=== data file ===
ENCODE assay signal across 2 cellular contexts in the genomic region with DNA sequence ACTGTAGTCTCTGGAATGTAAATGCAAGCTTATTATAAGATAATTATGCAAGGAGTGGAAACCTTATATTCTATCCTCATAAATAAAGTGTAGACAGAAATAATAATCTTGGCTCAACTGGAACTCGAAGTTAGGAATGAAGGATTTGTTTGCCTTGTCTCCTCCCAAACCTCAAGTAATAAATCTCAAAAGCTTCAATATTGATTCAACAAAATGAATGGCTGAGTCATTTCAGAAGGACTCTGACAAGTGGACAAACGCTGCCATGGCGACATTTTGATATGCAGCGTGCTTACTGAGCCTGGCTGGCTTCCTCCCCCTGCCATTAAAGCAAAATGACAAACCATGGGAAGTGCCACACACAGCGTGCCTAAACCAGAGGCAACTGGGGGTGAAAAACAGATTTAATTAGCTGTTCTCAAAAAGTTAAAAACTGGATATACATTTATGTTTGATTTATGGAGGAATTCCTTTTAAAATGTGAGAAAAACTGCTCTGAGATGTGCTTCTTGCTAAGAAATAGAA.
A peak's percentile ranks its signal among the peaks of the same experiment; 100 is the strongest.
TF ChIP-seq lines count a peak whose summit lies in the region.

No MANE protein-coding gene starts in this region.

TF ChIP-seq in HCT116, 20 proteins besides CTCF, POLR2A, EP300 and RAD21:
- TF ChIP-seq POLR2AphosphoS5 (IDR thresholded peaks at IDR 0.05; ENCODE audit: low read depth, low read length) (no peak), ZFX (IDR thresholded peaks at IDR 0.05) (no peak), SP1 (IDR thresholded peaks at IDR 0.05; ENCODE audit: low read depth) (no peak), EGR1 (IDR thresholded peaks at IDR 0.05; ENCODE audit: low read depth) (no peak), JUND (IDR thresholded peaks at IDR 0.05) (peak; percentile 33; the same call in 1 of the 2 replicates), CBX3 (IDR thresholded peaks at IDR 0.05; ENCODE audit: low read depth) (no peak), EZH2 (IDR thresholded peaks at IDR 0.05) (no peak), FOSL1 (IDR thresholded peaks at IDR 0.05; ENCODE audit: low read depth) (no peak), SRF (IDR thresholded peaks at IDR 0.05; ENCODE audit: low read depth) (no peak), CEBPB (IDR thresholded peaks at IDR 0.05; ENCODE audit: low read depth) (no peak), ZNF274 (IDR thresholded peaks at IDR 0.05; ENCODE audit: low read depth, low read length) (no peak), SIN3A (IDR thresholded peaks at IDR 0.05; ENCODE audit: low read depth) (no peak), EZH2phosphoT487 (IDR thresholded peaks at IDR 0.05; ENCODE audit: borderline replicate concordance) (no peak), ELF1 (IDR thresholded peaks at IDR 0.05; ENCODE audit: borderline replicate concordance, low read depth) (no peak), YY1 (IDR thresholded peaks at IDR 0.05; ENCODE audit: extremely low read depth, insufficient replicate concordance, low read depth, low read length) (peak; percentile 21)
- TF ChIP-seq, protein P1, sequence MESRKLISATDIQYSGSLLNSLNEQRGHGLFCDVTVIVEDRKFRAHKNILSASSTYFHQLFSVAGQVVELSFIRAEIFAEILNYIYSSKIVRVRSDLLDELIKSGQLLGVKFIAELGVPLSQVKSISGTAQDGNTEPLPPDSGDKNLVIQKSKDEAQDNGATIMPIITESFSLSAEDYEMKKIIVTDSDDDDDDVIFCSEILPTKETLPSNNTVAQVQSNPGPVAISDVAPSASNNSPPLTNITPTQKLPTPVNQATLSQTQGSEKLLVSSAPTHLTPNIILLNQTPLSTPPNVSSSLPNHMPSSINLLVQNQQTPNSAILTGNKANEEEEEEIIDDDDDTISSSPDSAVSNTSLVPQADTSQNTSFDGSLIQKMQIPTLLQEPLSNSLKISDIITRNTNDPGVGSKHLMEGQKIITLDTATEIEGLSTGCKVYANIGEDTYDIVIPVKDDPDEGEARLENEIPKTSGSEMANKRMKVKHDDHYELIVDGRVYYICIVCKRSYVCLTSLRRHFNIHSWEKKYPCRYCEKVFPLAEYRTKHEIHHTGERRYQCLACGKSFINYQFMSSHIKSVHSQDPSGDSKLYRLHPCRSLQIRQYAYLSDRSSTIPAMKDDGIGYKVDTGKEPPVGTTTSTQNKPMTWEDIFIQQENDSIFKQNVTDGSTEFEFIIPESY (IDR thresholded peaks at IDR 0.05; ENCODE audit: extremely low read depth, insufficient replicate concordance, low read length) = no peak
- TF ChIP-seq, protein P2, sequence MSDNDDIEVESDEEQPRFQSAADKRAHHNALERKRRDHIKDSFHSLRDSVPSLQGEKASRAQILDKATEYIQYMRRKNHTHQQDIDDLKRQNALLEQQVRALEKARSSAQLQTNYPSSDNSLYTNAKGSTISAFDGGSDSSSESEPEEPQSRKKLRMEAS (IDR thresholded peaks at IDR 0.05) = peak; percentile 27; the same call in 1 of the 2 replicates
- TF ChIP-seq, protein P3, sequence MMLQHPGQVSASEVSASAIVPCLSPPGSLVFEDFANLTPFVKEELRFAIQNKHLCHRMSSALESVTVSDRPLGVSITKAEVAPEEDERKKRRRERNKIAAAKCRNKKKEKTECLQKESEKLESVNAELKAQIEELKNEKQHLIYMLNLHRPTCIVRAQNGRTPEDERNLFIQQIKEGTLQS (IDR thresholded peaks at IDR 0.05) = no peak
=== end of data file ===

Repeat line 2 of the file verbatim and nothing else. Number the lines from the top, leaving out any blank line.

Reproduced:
A peak's percentile ranks its signal among the peaks of the same experiment; 100 is the strongest.